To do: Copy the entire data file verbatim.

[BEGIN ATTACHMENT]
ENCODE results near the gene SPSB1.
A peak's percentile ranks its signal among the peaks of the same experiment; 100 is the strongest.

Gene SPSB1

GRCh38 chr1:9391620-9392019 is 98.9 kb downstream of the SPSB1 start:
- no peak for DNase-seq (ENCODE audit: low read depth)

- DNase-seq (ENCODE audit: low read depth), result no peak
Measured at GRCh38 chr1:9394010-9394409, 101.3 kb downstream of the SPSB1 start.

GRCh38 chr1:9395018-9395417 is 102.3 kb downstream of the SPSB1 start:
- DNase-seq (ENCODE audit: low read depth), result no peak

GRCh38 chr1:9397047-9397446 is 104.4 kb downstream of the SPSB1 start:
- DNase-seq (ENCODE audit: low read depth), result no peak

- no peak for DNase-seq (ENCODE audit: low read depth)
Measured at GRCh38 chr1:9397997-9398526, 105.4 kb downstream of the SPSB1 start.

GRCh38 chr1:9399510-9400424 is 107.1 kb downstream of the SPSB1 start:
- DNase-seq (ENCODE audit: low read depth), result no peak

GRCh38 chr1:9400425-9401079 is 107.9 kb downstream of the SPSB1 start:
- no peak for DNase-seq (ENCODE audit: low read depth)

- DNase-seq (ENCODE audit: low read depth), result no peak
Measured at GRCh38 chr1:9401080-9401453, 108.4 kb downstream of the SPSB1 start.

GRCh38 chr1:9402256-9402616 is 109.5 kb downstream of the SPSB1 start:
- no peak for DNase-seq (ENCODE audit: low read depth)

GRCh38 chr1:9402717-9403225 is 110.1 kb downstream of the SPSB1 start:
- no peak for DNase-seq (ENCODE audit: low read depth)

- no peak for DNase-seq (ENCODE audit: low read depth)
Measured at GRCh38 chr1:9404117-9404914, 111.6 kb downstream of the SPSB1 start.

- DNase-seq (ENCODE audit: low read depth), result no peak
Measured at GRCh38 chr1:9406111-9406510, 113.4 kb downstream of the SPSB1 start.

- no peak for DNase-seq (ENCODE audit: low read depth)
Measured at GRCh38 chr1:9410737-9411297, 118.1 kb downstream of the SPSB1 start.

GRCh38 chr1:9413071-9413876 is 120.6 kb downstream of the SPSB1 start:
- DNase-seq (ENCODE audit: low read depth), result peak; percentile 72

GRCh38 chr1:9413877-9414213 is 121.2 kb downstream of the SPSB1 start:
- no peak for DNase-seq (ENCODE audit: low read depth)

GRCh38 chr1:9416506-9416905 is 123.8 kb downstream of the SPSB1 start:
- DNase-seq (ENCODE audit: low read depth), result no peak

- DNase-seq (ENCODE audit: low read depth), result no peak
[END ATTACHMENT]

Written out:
ENCODE results near the gene SPSB1.
A peak's percentile ranks its signal among the peaks of the same experiment; 100 is the strongest.

Gene SPSB1

GRCh38 chr1:9391620-9392019 is 98.9 kb downstream of the SPSB1 start:
- no peak for DNase-seq (ENCODE audit: low read depth)

- DNase-seq (ENCODE audit: low read depth), result no peak
Measured at GRCh38 chr1:9394010-9394409, 101.3 kb downstream of the SPSB1 start.

GRCh38 chr1:9395018-9395417 is 102.3 kb downstream of the SPSB1 start:
- DNase-seq (ENCODE audit: low read depth), result no peak

GRCh38 chr1:9397047-9397446 is 104.4 kb downstream of the SPSB1 start:
- DNase-seq (ENCODE audit: low read depth), result no peak

- no peak for DNase-seq (ENCODE audit: low read depth)
Measured at GRCh38 chr1:9397997-9398526, 105.4 kb downstream of the SPSB1 start.

GRCh38 chr1:9399510-9400424 is 107.1 kb downstream of the SPSB1 start:
- DNase-seq (ENCODE audit: low read depth), result no peak

GRCh38 chr1:9400425-9401079 is 107.9 kb downstream of the SPSB1 start:
- no peak for DNase-seq (ENCODE audit: low read depth)

- DNase-seq (ENCODE audit: low read depth), result no peak
Measured at GRCh38 chr1:9401080-9401453, 108.4 kb downstream of the SPSB1 start.

GRCh38 chr1:9402256-9402616 is 109.5 kb downstream of the SPSB1 start:
- no peak for DNase-seq (ENCODE audit: low read depth)

GRCh38 chr1:9402717-9403225 is 110.1 kb downstream of the SPSB1 start:
- no peak for DNase-seq (ENCODE audit: low read depth)

- no peak for DNase-seq (ENCODE audit: low read depth)
Measured at GRCh38 chr1:9404117-9404914, 111.6 kb downstream of the SPSB1 start.

- DNase-seq (ENCODE audit: low read depth), result no peak
Measured at GRCh38 chr1:9406111-9406510, 113.4 kb downstream of the SPSB1 start.

- no peak for DNase-seq (ENCODE audit: low read depth)
Measured at GRCh38 chr1:9410737-9411297, 118.1 kb downstream of the SPSB1 start.

GRCh38 chr1:9413071-9413876 is 120.6 kb downstream of the SPSB1 start:
- DNase-seq (ENCODE audit: low read depth), result peak; percentile 72

GRCh38 chr1:9413877-9414213 is 121.2 kb downstream of the SPSB1 start:
- no peak for DNase-seq (ENCODE audit: low read depth)

GRCh38 chr1:9416506-9416905 is 123.8 kb downstream of the SPSB1 start:
- DNase-seq (ENCODE audit: low read depth), result no peak

- DNase-seq (ENCODE audit: low read depth), result no peak